You’d probably imagine that a kid coming of age in a small, Texas, swamp town in the ’80s would have no choice but to listen to country music and muck about in the bayous trying not to get eaten by alligators. But strangely enough, a different path opened to me, just as wide and easy and obvious as if it were the only one: punk f-ing rock. For whatever reason, Port Arthur, Texas, had a thriving punk rock culture in the ’80s, and I ate it up with youthful abandon. My friends and I skateboarded around the oil refineries, we went to Houston to see bands whose names were dorky acronyms (SNFU, DRI, MDC – I am not even kidding), and we drove around in our crappy, old cars blasting the most offensive music we could find as loud as we could.
And of all the offensive music we could find, the music of the Jesus Lizard [link N(entirely)SFW] was up there at the top of the list. Raw, atonal, screeching, profoundly obnoxious – the Jesus Lizard was dazzlingly rude. But secretly that was not my favorite thing about them. What really caught my attention was their album cover art. It was…exquisite. Disturbing. Masterful as a Renaissance oil painting, and almost as profound. What the fuck was a nasty band like the Jesus Lizard doing with album art like that?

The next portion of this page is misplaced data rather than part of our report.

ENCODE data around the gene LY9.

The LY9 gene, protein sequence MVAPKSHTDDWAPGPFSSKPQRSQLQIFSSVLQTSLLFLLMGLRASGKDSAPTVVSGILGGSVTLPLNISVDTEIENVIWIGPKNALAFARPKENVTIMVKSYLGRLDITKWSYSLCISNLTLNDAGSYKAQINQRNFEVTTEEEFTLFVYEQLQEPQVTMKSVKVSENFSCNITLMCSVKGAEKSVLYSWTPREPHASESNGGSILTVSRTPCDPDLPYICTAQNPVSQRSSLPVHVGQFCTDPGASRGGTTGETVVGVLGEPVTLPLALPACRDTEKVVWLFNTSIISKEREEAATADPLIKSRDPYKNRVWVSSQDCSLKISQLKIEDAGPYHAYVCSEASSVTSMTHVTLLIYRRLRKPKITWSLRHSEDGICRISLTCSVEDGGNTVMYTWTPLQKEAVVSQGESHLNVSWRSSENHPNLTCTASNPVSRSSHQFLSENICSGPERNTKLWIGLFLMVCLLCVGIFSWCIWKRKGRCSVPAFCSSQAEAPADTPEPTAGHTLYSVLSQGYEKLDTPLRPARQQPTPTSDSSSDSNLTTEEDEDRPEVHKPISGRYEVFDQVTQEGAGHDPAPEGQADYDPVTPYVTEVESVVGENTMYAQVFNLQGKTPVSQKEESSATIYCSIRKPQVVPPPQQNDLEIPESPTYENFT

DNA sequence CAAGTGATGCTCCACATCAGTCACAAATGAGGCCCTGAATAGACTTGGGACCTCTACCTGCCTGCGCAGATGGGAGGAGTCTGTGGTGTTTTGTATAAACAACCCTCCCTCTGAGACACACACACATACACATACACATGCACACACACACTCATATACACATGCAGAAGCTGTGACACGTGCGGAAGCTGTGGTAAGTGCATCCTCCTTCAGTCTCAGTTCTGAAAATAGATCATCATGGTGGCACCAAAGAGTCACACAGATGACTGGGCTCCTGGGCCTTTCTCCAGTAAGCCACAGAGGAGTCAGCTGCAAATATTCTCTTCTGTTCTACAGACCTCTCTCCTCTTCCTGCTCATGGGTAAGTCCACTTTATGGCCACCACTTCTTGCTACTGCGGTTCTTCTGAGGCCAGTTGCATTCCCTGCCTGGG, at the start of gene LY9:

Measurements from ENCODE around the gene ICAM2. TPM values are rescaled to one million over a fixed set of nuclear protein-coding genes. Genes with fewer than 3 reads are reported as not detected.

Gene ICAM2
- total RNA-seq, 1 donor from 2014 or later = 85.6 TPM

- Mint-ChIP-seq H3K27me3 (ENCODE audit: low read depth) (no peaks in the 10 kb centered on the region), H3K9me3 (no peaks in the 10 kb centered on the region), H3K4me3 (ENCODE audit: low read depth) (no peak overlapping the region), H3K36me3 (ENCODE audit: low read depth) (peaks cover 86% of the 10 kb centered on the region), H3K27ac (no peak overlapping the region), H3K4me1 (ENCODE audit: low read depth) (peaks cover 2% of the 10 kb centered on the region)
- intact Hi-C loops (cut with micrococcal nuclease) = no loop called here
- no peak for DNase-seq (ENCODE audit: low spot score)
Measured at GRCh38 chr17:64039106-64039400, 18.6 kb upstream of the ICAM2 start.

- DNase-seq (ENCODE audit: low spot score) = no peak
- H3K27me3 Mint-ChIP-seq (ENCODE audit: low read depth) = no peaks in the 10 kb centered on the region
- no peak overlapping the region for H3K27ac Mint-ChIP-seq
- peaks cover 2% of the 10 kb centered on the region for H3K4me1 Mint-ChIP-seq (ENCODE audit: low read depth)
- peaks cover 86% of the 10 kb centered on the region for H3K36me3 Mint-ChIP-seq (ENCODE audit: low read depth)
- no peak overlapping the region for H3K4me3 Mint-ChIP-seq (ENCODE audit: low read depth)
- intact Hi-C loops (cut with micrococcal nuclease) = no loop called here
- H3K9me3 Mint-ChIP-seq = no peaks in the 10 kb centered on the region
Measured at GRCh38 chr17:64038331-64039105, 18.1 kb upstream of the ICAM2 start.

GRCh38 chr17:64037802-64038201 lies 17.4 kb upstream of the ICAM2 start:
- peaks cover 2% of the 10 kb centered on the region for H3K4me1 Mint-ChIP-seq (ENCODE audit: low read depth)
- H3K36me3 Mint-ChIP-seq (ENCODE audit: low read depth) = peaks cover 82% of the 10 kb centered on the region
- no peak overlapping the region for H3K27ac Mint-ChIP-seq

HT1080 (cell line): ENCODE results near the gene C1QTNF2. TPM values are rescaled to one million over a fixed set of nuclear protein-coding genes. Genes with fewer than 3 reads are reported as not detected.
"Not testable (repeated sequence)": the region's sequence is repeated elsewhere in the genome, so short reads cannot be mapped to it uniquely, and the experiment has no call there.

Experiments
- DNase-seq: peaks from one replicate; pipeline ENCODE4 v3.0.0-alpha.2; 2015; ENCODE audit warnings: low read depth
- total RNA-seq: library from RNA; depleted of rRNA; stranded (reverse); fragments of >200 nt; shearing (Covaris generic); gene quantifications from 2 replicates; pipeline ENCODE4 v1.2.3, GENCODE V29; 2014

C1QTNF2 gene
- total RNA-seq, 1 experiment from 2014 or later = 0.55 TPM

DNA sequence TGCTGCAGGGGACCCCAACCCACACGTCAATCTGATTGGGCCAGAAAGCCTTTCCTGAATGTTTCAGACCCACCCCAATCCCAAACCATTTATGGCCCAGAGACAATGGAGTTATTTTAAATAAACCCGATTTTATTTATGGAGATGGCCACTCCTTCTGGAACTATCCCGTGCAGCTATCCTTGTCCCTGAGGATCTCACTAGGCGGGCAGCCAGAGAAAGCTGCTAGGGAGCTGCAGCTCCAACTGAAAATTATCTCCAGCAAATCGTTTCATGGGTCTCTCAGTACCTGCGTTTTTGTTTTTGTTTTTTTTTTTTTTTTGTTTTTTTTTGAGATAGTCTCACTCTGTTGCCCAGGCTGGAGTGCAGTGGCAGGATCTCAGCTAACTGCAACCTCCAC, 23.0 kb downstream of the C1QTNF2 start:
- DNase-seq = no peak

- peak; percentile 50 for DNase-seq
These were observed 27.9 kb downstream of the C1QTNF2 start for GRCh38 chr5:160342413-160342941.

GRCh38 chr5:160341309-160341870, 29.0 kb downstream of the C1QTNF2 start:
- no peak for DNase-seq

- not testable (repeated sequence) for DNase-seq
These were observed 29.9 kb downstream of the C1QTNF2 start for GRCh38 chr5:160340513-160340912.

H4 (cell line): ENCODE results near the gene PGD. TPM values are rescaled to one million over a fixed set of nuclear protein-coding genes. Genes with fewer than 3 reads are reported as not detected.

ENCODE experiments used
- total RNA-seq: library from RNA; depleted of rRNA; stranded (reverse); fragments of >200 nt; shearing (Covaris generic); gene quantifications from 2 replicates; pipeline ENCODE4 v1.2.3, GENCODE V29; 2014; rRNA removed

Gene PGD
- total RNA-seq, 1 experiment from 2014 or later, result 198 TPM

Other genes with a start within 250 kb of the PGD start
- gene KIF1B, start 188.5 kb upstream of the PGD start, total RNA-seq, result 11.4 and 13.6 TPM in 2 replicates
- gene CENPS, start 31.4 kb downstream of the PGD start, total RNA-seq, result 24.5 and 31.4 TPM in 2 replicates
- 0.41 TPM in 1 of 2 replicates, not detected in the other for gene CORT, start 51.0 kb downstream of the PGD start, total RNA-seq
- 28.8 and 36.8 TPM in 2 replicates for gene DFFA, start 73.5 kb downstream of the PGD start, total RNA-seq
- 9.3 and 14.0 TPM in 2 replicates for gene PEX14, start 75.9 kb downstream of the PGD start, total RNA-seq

Well, it turns out that the band was friends with a guy whose dad happened to be a world-class oil painter who was weird as hell and an incredibly good sport: Malcolm Bucknall. (Later I found out that Mr. Bucknall was my best friend’s uncle. They had me over to dinner one night in their grand, Victorian house in Austin, TX, and I nearly died of hero worship.)
Malcolm Bucknall’s paintings are massive studies in sensual, uncomfortable surrealism. He uses the painstaking techniques of traditional oil painters to graft animal heads onto the bodies of Elizabethan lords and ladies, like fairy tale characters lost in the twilight lands between worlds.
It’s easy to imagine the subjects of Bucknall’s paintings making deals for one another’s souls, or being tricked into giving up three wishes to eager heroes and heroines. His recent work has moved away from oils and into watercolor washes and line drawings, but it’s no less masterful and weird.
If you like Malcolm Bucknall’s work, you can peruse a rich, satisfying archive at his gallery site. He’s represented exclusively by D Berman in Austin, Texas, and there’s a decent interview with him on the site.